Couturier Puey Quiñones is on the cutting edge of what he terms “fashion for calamity”, a pandemic-inspired trend that is fast sweeping airlines worldwide. Karen Emmons specially for the Asia Times.
The Los Angeles-based fashion designer recently kitted out AirAsia’s flight crew in Formula One-inspired red and white personal protective equipment, or PPE, completed with a drawstring hood and elastic-cuffed jacket and pants.
He is not the only designer, nor is AirAsia the only airline, adapting to the “Covid-19 season”, as Philippine Airlines called it when showcasing its new Covid-19 protective look for flight attendants by Filipino courtier Edwin Tan.
Although regular flights have yet to resume, Philippine Airlines, known as PAL, hastily created its white PPE suits, with its flag logo patched to the shoulder on the non-porous white fabric for the crews making repatriation flights.
The Philippine crews are also wearing hair nets, face masks, plastic face shields and gloves. Judging by some of the comments on PAL’s Facebook page, one crew’s new protective look may be some passengers’ nightmare.
“I wonder who the genius is at PAL who thinks passengers will feel comfortable flying in their cabin turned into a Covid-19 hospital Intensive Care Unit?” wrote Pete de Leon. “I have an idea, how about PAL buy a UV light disinfecting machine!”
Without doubt, the aviation and wider travel industry must embark on a new era of portable protection. Along with their passport and 100 milliliter bottles, travelers these days will also likely need layers of protection to travel, including masks, gloves and perhaps even HAZMAT suits.
But what of the flight crews who will greet and serve the multitudes of travelers, albeit far fewer due to seat spacing and reduced numbers of flights on any given day?
Just as the race is on for treatment and vaccines, so too is there a race to find a comfortable balance between reassurance and Covid-assurance for airline crew uniforms.
Emirates appears to be going for the middle ground with a transparent disposable dress-length gown for crew and airport staff to wear over their uniforms, with portions of the body still exposed.
The Dubai-based airline’s crew members are now also wearing an abbreviated safety visor in addition to masks and gloves.
With blue gowns and gloves, goggles and face masks that appear straight out of a hospital emergency room, China Airlines clearly has shifted into front-line protection of both crews and passengers.
But will the new PPE chic fly?
“You cannot wear a mask in flight,” insists a Lufthansa attendant stranded in Bangkok, who bought a face shield she hopes to wear when her shift resumes. “You are breathing in your own CO2 and it will make you sleepy and dizzy.”
She not only wonders about “mask bruising” when high altitude air pressure forces the body to expand, she also worries how the “guests” (Lufthansa’s approach to passengers) will feel when they can’t see crew members’ facial reassurance during unexpected turbulence.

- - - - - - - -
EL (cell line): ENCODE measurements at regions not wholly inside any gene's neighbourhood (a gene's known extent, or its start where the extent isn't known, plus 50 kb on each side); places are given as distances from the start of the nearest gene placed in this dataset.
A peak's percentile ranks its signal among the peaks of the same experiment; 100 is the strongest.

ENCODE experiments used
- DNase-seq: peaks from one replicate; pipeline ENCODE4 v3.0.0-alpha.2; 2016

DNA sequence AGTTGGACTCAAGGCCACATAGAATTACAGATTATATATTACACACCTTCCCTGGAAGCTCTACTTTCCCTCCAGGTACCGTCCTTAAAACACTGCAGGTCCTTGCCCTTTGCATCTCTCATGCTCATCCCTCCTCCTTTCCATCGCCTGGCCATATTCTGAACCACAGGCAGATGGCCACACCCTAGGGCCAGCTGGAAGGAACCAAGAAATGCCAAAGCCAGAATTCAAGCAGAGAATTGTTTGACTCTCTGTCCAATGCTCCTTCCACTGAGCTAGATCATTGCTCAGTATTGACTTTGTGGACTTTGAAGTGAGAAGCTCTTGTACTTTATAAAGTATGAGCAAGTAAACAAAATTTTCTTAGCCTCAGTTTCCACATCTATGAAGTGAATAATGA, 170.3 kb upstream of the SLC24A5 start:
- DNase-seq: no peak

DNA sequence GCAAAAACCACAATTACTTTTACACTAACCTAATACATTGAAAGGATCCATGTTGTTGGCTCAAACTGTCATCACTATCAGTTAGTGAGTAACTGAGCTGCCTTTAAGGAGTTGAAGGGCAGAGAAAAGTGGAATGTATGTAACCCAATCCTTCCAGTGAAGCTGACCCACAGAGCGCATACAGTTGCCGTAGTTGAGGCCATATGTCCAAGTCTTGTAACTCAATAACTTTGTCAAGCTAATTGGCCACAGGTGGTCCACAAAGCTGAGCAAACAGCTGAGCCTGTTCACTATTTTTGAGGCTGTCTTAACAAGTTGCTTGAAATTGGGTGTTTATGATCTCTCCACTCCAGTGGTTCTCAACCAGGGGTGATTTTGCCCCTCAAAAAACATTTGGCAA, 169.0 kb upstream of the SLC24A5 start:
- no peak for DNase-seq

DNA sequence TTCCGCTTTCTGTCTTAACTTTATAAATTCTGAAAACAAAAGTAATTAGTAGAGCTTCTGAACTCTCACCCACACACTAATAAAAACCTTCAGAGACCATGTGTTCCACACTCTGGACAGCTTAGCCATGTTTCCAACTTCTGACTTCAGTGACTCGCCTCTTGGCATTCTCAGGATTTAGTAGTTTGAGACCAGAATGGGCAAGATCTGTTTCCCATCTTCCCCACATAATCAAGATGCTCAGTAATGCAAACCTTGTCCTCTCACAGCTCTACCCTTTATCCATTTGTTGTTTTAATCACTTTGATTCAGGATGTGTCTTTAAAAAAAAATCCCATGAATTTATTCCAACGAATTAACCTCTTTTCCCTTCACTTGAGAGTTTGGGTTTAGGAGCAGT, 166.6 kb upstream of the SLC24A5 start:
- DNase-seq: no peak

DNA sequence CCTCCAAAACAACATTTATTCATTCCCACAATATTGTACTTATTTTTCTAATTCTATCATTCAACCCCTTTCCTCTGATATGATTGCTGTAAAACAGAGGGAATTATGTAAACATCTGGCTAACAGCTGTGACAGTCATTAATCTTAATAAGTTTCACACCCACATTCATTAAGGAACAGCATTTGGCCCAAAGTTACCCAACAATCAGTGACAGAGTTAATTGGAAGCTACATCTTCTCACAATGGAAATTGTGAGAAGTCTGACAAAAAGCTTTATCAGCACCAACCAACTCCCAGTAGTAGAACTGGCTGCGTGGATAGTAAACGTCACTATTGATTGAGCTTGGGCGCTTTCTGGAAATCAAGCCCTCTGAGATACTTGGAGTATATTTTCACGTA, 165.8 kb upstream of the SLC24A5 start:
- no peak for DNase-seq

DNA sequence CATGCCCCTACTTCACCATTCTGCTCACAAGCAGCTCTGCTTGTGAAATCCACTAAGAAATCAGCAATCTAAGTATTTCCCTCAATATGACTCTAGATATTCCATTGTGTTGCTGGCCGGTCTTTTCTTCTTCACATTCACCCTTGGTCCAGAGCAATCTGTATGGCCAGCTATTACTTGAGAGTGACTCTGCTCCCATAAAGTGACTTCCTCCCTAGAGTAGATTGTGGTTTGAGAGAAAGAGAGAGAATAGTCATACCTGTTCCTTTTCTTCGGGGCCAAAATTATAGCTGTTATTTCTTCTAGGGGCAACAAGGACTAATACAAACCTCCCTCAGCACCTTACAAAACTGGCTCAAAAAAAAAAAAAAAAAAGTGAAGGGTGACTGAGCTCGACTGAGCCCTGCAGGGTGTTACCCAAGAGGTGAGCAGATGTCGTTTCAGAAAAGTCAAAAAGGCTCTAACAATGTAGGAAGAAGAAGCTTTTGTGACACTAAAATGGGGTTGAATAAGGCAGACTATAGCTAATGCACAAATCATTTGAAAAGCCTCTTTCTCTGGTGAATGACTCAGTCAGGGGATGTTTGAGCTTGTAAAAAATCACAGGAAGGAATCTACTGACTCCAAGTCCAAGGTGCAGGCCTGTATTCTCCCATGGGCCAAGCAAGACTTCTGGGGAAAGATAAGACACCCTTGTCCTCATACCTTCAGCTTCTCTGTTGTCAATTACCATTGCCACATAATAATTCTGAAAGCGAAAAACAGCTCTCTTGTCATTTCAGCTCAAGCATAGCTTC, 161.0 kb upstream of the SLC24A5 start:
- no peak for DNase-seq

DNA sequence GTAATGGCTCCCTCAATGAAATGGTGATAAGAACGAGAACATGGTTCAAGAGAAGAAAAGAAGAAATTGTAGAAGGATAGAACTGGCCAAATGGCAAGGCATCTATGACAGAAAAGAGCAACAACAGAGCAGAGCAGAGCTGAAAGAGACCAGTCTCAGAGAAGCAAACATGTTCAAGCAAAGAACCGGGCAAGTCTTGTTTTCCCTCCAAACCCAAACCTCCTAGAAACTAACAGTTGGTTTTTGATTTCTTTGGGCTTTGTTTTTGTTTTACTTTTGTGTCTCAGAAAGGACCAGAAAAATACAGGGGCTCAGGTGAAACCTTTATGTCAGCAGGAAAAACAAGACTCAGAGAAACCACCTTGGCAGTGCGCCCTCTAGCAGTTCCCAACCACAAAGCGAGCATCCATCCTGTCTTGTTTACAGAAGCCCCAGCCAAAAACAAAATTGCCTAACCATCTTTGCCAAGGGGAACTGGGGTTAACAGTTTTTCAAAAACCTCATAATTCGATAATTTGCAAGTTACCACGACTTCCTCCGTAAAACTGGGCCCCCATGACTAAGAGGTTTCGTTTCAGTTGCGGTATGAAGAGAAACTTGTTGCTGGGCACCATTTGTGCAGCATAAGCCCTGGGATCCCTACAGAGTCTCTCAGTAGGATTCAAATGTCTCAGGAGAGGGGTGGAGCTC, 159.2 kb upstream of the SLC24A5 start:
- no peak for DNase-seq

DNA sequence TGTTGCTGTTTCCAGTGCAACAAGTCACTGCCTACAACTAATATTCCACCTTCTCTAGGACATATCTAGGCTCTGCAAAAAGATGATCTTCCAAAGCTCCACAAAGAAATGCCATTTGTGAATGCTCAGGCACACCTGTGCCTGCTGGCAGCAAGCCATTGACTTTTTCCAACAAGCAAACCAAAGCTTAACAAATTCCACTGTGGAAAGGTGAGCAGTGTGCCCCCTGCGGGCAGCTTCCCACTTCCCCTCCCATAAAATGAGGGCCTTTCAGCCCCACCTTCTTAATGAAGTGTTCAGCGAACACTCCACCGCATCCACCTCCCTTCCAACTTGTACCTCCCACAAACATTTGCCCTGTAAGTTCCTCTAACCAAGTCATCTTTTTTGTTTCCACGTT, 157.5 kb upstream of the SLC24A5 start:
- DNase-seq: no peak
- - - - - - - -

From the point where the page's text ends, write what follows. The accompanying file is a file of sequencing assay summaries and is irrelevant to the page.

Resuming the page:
“We’re like actors on a stage—all eyes are on us. But if our face is covered?” She also says the crew want to wear gloves, but they don’t want guests to feel they are perceived as “disgusting.”
Crew members with Etihad Airways, KLM, Singapore Airlines, United Airlines and Delta Air Lines will all be wearing face masks or “face coverings”, according to their online safety pronouncements.
Many airlines will be blocking off middle seats for social distancing, flying fewer people per flight and even adjusting food and beverage distribution as part of “temporary changes” noted on their websites.
Delta Air also will be boarding passengers 10 at a time. Water bottles and pre-packaged meals will replace the bar service and pillows and blankets will no longer be available on some Air Canada flights.
Thermal scanners have been installed in airports and sticking distance markers on waiting area floors worldwide. Emirates recently erected protective barriers at check-in desks for its staff to sit behind.
Many airlines also will be requiring passengers to wear masks. Other airlines, such as Delta Air, “are strongly encouraging our customers to wear masks and will make them available at ticket counters, gates and onboard airplanes”, reportedly according to a staff memo.
Beginning last week, American JetBlue airlines requires all passengers as well as crew members to use a face covering during their travels.
“Wearing a face covering isn’t about protecting yourself it’s about protecting those around you,” said Joanna Geraghty, president and chief operating officer of JetBlue in a media statement. “This is the new flying etiquette.”
Airlines’ websites suggest the new PPE etiquette and attire are only “temporary”, until apparently a Covid-19 vaccine and treatments are found and widely distributed. But that may be wishful thinking.
The AirAsia customized PPE uniforms that leave little of the crew members exposed are reportedly only a trial run, with a spokesperson for the Malaysian low-cost airline noting “a further assessment of the design is under way”.
PAL has also suggested that its hastily but stylishly designed white PPE uniforms may also be only temporary.
“The cabin crew uniform for flights this ‘Season’ will showcase various looks, designs and colors,” PAL’s Facebook page reads. “Eventually, a single, branded ‘look’ will fill up our flights this ‘Season’. Stay tuned!”